A man smoking a cigarette.
Credit: wavebreakmedia, Shutterstock
They do it for coal-burning power plants. So how about something for what many consider to be a walking smokestack — the cigarette smoker?
Yes, a license to smoke. Simon Chapman, a professor of public health at the University of Sydney in Australia, offers this radical proposal to help reduce the damaging health effects of tobacco, both for the user and the recipient of second-hand smoke.
You may think this is brilliant … or crazy … or both. Chapman's proposal appears today (Nov. 13) in the online journal PLoS Medicine, accompanied by an opposing view put forth by Jeff Collin, a professor of global health policy from the University of Edinburgh in Scotland.
Both Chapman and Collin agree on the basics: Prolonged use of tobacco causes the death of about half its users; no other human activity, including war, is responsible for more deaths annually; and cigarettes may cause more than a billion premature deaths by the end of this century if things don't change, according to World Health Organization estimates.
What the researchers disagree on, however, is how to change things. Chapman calls for an extreme approach.
Argument for a license
The gist of Chapman's proposal is for governments to issue a smartcard to tobacco users to limit access to tobacco products and also to encourage them to quit. He suggests a limit of 50 cigarettes per day averaged over two weeks, enough to accommodate heavy smokers. [Infographic: Who Still Smokes?]
There would be a fee for the license, based on usage, that "would neither be trivial nor astronomical … [but] set at a sufficient level to give smokers some pause in deciding whether to obtain or renew their license," Chapman wrote.
We have this system already, Chapman said, in the form of drug prescriptions that act as a "temporary license" for substances that can be dangerous if used improperly.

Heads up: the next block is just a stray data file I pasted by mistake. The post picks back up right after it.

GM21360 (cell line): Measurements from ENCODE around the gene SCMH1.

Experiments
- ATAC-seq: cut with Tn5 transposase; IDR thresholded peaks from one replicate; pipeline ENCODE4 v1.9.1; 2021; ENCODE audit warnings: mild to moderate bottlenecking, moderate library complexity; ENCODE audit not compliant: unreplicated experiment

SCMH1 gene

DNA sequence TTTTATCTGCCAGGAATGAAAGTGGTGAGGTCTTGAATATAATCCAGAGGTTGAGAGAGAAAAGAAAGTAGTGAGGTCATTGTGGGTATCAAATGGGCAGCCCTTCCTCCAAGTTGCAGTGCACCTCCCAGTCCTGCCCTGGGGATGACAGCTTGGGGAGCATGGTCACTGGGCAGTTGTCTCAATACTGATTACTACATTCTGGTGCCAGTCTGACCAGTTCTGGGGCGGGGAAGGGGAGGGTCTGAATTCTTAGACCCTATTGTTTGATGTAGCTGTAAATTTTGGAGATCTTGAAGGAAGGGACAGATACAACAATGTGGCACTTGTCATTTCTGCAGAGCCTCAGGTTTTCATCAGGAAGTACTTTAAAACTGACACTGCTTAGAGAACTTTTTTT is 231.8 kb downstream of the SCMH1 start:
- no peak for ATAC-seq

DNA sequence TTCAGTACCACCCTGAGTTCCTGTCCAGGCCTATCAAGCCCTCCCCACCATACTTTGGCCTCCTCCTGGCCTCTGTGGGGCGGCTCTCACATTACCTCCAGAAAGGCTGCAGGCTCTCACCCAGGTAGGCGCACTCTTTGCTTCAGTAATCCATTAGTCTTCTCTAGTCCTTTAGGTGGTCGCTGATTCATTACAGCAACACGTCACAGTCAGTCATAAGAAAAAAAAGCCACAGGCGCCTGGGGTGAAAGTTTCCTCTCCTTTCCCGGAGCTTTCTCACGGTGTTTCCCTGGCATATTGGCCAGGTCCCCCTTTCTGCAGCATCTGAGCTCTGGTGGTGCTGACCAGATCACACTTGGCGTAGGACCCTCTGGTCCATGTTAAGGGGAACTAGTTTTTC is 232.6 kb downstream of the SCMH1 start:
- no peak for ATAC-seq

As for the smartcard, this would not be onerous to obtain, but indeed would be mandatory for all tobacco purchases. Abusers of the system — both retailers and consumers — would face sharp fines. Japan has such a system in place for purchasing cigarettes from vending machines.
Wait, wait: Before you brush this off with the assumption that it would create a black market economy or that it smacks of Big Brother, Chapman fields these and most other arguments in his proposal, available for free viewing at PLOS Medicine.
For example, if obtaining a license is not difficult, a smoker has little incentive to purchase cigarettes from a criminal, and black-market sellers have no profit motive, Chapman told LiveScience. [Never Too Late: 5 Bad Habits You Should Still Quit]
"Opponents of the idea would be quick to suggest that Orwellian social engineers would soon be calling for licenses to drink alcohol and to eat junk food or engage in any 'risky' activity," Chapman added. "This argument rests on poor public understanding of the magnitude of the risks of smoking relative to other cumulative everyday risks to health."
That said, Collin, a public health expert in his own right, respectfully disagrees with Chapman. He thinks that issuing smoking licenses is implausible in most countries, except maybe in Singapore or places with advanced infrastructure and relatively strict social policy rules already in place.
"A fundamental challenge confronting any endgame strategy is that the move towards a tobacco-free society should address the social determinants of health and promote equity and social justice," Collin wrote. "The proposal for a smoker's license should be rejected as failing this challenge."
Regardless of the method, several countries — Singapore and New Zealand, for example — have stated goals of having smoke-free populations within a generation or two, Chapman said. Other developed nations have set a goal of lowering the smoking prevalence to under 10 percent of the population, down from a current level of around 20 to 30 percent.
These countries have implemented advertising bans, widespread smoke-free policies, large graphic warnings, and, most recently, plain packaging. As with Chapman's proposal for a tobacco license, however, these current controls would have seemed unimaginable a few generations ago.
See Collin's counter-argument also in PLoS Medicine.
Christopher Wanjek is the author of a new novel, "Hey, Einstein!", a comical nature-versus-nurture tale about raising clones of Albert Einstein in less-than-ideal settings. His column, Bad Medicine, appears regularly on LiveScience.